Published in the context of Brexit, this research paper analyses the ‘double relationship’ between Britain and Europe: being ‘in’ by taking part in co-operation with other European states, and at the same time being ‘out’ by staying away from or even leaving multilateral programmes in Europe. This dilemma is worked on from the case of defence procurement policy. How does the British government decide to be both ‘in’ and ‘out’ of Europe by participating in the A400M military transport aircraft programme and withdrawing from the EuroMale UAV programme? Based on exclusive data, the decision in favour of the A400M (‘in’) is explained by the action of political, administrative and industrial actors who perceive the A400M as a ‘truck’ rather than a ‘race car’. As for the British State’s decision not to participate in the EuroMale programme (‘out’), it is conditioned by a weakening of the political will of political actors, and at the same time by a strengthening of conflicting relations between French and British administrations and industries. In doing so, this research contributes to the literature on the acquisition of armaments in strategic studies, and to the literature on differentiated integration in European studies.
Samuel B. H. Faure
This article focuses on the decision-making dilemma of arms procurement policy. Why does a State decide sometimes to cooperate internationally with other States and their defense industries, to buy military goods such as jet fighters, tanks and warships, and why does it decide sometimes to not cooperate and prefers autarky? To answer this Research Question, this article brings in the form of a literature review, all the contributions in political science (almost hundred references) that explain this decisional variation. The aim is to map all explanatory models of this dilemma by testing their theoretical and methodological proposals on the case of France, to identify their main contributions and their weakness.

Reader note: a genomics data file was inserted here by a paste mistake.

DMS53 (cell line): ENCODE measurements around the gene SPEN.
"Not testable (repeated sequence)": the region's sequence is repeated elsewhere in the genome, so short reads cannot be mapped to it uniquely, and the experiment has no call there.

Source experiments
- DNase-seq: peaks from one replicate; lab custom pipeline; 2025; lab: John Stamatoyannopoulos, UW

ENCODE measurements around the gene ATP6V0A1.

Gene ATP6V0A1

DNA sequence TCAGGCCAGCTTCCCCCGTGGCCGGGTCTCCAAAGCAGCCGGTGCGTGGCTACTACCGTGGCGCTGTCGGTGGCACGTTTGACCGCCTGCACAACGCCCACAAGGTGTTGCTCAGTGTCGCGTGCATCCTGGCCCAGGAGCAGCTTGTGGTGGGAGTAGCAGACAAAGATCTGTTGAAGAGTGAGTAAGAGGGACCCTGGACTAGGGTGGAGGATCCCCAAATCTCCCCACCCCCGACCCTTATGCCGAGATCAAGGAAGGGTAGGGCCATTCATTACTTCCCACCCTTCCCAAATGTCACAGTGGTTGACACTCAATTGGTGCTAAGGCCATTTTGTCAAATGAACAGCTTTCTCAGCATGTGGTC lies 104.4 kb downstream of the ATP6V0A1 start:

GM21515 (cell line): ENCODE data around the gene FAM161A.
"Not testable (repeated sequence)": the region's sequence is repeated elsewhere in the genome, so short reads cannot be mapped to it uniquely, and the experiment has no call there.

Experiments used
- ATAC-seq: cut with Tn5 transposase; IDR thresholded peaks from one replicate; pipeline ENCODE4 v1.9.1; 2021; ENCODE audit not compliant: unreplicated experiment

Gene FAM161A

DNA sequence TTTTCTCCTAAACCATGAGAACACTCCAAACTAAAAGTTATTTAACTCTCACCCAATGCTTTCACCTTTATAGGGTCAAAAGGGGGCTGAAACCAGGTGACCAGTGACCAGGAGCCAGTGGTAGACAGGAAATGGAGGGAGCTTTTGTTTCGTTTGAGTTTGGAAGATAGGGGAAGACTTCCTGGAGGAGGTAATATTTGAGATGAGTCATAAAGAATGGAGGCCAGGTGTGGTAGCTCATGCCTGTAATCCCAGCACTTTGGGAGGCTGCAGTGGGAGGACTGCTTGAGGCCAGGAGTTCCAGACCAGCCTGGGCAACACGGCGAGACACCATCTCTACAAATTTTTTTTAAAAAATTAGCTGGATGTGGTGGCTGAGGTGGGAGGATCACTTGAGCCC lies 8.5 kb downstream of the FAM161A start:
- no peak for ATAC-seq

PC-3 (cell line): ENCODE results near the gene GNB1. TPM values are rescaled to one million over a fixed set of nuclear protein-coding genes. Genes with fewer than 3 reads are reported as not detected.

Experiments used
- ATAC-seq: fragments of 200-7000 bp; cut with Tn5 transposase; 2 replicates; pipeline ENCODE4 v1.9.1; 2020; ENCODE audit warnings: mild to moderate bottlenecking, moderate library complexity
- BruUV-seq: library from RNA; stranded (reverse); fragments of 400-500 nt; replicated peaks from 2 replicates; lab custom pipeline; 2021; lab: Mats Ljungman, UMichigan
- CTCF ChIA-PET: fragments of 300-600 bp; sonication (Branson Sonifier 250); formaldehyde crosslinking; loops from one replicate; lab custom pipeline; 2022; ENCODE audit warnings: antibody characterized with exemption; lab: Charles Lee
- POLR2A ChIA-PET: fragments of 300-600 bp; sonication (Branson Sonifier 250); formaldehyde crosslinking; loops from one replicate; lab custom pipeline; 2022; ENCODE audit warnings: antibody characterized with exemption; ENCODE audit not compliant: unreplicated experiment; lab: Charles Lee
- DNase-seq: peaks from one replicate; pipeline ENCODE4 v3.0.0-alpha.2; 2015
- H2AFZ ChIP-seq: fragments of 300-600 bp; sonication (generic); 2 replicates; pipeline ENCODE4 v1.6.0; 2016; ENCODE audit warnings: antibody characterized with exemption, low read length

In March 2011, the transfer of power from the junta of general Than Shwe to the quasi-civil regime of Thein Sein was a time of astonishing political liberalization in Burma. This was evidenced specifically in the re-emergence of parliamentary politics, the return to prominence of Aung San Suu Kyi elected deputy in 2012 and by the shaping of new political opportunities for the population and civil society. Yet, the trajectory of the transition has been chiefly framed by the Burmese military’s internal dynamics. The army has indeed directed the process from the start and is now seeking to redefine its policy influence. While bestowing upon civilians a larger role in public and state affairs, the army has secured a wide range of constitutional prerogatives. The ethnic issue, however, remains unresolved despite the signature of several ceasefires and the creation of local parliaments. Besides, the flurry of foreign investments and international aid brought in by the political opening and the end of international sanctions appears increasingly problematic given the traditional role played in Burma by political patronage, the personification of power and the oligarchization of the economy.
We hereafter make the case that a certain technostrategic knowledge regime exists that builds a good reputation to military interventions. This contributes to normalizing the latter within the apparels responsible for the execution of foreign policies, since the end of the cold war. Supported by a contemporary military and security discourse analysis, this work analyses how this regime of knowledge was elaborated, how it circumscribes a field of possibles for intervention and how it attributes great credibility to this very field of possibles.